With Republicans positioned for big gains in the House and possibly the Senate, AEHQ takes a look back at other midterm election banner years in recent history:

1994: A GOP landslide swept through both chambers, with Republicans netting 52 seats in the House and 8 in the Senate. Republicans lost four open House seats to Democrats, but did not lose any incumbents in the House or Senate.

1982: Saddled with a deep recession and President Ronald Reagan’s sinking approval rating, Republicans during the first midterm election of Reagan’s presidency, already in the minority party, lost 26 seats to Democrats.

1974: With Election Day hitting just three months after the Watergate scandal prompted Richard M. Nixon to resign, Republicans defeated only four Democratic incumbents and won two open seats.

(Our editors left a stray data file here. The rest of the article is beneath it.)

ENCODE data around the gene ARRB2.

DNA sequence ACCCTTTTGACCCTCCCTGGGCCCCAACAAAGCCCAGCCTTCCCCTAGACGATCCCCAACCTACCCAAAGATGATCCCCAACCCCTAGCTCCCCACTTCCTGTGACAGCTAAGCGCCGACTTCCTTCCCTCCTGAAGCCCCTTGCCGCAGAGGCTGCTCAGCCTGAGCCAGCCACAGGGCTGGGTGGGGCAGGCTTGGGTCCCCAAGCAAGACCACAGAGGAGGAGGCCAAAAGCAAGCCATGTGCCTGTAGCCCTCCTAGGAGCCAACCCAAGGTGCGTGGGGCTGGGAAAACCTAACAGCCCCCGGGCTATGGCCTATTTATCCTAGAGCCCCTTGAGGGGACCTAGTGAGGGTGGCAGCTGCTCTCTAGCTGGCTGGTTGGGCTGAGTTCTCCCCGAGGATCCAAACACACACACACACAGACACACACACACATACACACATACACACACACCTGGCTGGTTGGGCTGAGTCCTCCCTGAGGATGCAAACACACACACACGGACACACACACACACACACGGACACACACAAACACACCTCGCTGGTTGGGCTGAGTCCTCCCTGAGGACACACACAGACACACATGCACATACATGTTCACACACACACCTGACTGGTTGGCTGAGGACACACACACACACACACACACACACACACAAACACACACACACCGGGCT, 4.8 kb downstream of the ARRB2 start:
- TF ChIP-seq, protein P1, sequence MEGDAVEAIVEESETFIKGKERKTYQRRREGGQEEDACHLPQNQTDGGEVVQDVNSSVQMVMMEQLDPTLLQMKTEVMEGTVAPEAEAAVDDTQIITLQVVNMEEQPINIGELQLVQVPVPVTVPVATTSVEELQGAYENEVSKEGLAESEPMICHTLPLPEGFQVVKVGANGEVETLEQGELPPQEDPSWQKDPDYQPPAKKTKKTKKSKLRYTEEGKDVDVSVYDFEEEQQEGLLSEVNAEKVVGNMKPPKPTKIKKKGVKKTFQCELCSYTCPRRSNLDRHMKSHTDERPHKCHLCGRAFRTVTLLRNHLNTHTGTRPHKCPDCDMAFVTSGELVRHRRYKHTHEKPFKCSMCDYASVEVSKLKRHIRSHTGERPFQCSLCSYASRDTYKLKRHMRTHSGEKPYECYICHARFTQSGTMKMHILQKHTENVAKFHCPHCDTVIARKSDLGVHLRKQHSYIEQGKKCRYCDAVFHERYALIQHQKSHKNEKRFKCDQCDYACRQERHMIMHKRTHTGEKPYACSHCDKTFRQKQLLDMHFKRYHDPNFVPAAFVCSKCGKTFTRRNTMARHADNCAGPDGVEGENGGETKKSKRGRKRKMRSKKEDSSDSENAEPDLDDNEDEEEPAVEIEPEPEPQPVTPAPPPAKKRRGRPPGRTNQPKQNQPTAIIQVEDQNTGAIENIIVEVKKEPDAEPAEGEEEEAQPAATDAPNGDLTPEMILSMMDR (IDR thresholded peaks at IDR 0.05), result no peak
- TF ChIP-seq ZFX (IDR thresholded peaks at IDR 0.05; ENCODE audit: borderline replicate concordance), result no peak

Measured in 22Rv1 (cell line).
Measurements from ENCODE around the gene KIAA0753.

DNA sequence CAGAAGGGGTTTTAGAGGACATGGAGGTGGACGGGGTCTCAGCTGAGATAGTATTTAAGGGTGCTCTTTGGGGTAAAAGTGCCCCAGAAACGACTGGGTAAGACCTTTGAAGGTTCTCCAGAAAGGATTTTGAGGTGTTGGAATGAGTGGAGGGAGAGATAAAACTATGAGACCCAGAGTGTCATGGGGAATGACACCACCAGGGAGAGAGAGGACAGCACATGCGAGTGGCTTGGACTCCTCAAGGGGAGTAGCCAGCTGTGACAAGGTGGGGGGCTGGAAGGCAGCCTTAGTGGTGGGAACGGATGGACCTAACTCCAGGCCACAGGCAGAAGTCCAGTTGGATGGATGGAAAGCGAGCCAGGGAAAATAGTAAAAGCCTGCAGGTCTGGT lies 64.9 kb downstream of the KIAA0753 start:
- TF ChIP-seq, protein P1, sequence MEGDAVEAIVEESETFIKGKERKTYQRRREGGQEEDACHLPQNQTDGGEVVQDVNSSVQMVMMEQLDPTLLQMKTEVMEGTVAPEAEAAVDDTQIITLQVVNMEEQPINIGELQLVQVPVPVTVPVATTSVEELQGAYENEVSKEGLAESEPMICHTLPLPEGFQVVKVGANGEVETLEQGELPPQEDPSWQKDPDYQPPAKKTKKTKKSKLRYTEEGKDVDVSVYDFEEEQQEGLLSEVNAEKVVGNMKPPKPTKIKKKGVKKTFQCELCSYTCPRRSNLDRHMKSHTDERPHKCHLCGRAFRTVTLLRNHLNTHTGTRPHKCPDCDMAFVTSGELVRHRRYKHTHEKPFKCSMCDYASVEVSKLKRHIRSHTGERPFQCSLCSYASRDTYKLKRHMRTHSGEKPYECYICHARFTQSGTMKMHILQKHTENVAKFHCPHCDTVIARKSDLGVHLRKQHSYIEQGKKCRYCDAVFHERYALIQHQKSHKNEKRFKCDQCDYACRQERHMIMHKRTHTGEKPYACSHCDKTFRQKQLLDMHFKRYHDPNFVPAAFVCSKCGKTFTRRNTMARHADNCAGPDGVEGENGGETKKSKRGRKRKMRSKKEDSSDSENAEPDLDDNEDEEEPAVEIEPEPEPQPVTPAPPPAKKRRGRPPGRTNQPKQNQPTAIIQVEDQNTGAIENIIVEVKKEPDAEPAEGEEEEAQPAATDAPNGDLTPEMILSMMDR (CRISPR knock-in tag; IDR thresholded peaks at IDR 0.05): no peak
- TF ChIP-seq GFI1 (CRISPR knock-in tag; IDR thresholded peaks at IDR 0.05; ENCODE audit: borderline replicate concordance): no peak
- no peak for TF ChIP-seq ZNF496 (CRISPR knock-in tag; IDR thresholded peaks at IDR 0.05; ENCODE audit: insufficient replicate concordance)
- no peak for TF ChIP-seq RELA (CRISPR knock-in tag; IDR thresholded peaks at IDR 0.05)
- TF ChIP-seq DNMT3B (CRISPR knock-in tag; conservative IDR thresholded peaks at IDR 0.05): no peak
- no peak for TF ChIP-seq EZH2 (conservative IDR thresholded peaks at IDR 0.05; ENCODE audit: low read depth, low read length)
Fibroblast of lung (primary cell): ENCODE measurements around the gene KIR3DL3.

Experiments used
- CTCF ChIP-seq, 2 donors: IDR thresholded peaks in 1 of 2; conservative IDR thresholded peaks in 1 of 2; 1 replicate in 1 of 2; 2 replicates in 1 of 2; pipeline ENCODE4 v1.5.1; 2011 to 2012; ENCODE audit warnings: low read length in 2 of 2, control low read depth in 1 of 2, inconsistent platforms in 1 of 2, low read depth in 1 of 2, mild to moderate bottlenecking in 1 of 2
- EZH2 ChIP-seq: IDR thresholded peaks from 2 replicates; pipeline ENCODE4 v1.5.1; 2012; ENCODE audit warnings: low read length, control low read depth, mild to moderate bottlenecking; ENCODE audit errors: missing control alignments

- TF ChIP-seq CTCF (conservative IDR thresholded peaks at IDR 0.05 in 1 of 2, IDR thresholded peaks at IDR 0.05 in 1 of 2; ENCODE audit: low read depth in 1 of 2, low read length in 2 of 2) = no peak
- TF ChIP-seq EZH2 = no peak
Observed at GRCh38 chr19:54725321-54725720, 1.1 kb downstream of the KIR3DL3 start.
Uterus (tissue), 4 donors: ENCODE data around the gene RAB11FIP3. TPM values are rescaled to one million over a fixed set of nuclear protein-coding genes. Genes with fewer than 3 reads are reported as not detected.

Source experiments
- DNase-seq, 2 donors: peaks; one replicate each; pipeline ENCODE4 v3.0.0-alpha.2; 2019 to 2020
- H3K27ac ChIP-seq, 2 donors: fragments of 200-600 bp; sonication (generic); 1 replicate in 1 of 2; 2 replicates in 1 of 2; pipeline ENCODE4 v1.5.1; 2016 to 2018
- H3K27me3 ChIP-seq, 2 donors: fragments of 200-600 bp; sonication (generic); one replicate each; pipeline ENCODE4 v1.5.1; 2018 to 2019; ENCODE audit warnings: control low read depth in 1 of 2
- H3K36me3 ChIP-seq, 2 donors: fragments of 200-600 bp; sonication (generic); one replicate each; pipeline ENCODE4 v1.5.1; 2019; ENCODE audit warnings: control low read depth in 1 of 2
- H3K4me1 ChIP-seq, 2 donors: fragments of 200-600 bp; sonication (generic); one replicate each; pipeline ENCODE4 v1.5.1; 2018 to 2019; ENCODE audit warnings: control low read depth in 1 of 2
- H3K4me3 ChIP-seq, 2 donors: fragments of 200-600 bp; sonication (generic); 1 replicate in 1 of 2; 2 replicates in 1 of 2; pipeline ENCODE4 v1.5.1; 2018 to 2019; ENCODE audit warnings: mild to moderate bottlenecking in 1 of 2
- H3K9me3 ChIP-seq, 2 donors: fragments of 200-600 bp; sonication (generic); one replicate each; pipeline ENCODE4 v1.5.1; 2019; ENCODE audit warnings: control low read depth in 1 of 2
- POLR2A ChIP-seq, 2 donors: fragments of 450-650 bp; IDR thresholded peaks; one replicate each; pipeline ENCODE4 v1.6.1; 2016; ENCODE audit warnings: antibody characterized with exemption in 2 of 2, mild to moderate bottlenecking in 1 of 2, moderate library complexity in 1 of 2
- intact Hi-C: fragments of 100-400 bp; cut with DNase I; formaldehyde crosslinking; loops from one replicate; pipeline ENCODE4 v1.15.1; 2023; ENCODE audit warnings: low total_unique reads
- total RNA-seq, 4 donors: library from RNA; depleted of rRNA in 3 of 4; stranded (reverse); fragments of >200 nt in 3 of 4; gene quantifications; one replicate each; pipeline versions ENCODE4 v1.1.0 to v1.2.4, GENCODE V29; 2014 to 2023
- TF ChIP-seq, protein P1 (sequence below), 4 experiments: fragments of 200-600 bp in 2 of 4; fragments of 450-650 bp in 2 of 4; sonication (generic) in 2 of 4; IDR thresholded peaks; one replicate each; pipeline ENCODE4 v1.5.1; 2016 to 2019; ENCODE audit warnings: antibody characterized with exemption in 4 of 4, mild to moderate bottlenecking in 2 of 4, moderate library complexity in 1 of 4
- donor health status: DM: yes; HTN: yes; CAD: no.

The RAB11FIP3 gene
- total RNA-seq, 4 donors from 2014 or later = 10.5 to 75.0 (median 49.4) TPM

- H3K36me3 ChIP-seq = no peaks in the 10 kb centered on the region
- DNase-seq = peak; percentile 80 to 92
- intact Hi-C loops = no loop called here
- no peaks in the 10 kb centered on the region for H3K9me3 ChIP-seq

1966: Facing backlash against the Vietnam War, along with race riots in major cities, Democratic President Lyndon B. Johnson’s first midterm found his approval rating sinking under 50 percent. Republicans gained 47 seats, though not enough to take over the House.

1958: An economic recession, high unemployment, and the Cold War amounted to a triple threat for Republicans. Democrats added 16 seats, and Republicans lost 12.

1948: Democrats regained control of both houses of Congress, retaining their position as the nation’s majority party until 1952.

The Fox News Brainroom contributed to this report.